Rabbis have written opinion pieces warning that children in the yeshiva community are under siege by the New York State Education Department. They were reacting to erroneous information that yeshivas would be required to provide students with seven hours per day of secular subjects as part of their daily curriculum — even more than is required from the state’s public schools.
News outlets such as Mishpacha and the FJJ in Brooklyn announced we were under attack, and warned that our educational systems were about to be undermined. In the aftermath of the tragic killings in Pittsburgh in early November, these same media outlets blasted headlines questioning whether Jews would ever again be able to attend shuls freely.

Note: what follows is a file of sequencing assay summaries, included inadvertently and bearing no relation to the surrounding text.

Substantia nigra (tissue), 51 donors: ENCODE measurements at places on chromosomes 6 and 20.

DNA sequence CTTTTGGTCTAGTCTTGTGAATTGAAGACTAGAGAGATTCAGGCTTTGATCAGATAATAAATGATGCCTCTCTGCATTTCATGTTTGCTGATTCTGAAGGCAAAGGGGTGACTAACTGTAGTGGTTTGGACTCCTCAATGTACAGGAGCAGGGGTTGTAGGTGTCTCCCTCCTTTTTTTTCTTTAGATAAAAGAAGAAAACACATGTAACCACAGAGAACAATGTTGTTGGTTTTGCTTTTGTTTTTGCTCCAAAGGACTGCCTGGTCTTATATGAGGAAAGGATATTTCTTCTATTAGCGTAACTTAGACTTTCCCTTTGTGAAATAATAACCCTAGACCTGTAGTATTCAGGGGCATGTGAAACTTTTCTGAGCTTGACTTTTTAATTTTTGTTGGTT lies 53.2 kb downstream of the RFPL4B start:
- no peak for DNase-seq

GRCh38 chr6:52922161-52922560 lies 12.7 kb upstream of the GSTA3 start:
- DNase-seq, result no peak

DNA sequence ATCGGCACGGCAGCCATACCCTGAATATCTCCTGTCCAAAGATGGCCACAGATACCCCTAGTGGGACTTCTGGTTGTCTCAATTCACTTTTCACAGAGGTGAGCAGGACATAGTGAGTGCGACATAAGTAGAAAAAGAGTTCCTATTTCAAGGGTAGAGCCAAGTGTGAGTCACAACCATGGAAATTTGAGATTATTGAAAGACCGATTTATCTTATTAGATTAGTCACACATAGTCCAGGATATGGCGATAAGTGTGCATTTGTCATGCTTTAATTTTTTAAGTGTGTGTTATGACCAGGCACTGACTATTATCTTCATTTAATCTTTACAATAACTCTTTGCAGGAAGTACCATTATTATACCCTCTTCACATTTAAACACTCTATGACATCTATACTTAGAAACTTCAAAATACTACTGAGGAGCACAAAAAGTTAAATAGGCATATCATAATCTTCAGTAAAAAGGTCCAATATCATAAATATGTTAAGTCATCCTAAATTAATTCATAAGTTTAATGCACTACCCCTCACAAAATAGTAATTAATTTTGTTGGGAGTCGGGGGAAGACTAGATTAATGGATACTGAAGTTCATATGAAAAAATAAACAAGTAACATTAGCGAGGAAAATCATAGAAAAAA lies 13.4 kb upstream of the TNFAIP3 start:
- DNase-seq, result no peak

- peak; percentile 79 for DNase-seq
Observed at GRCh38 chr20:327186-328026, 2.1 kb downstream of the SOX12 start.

Some of these publications discussed at length the need for security personnel and for congregants to carry guns in shuls. They used the antisemitism card, telling us hatred of Jews has become a terrible and desperate problem that needs our immediate attention.
Now these pronouncements are being issued to scare the community into believing that our educational freedoms are under attack. Really it is little more than a misunderstanding about how yeshivas function.
Be that as it may, how does it help to declare public fast days on days that we were scheduled to fast anyway according to our calendar? Why the scare tactics when communication and understanding are needed most?
We understand the need to move papers and magazines off the newsstands and into people’s homes. The need to possibly exaggerate a crisis that might not be one can serve those interests. But as we know from the past, the panic and scare tactics are usually more counterproductive than anything else.
If the idea is to frighten and control people, panic does just that. If the objective is to help our yeshivas, this is the wrong way to do it.
We are talking with school officials and those with a long view of the issues that will benefit the overall community. More on that subject next week.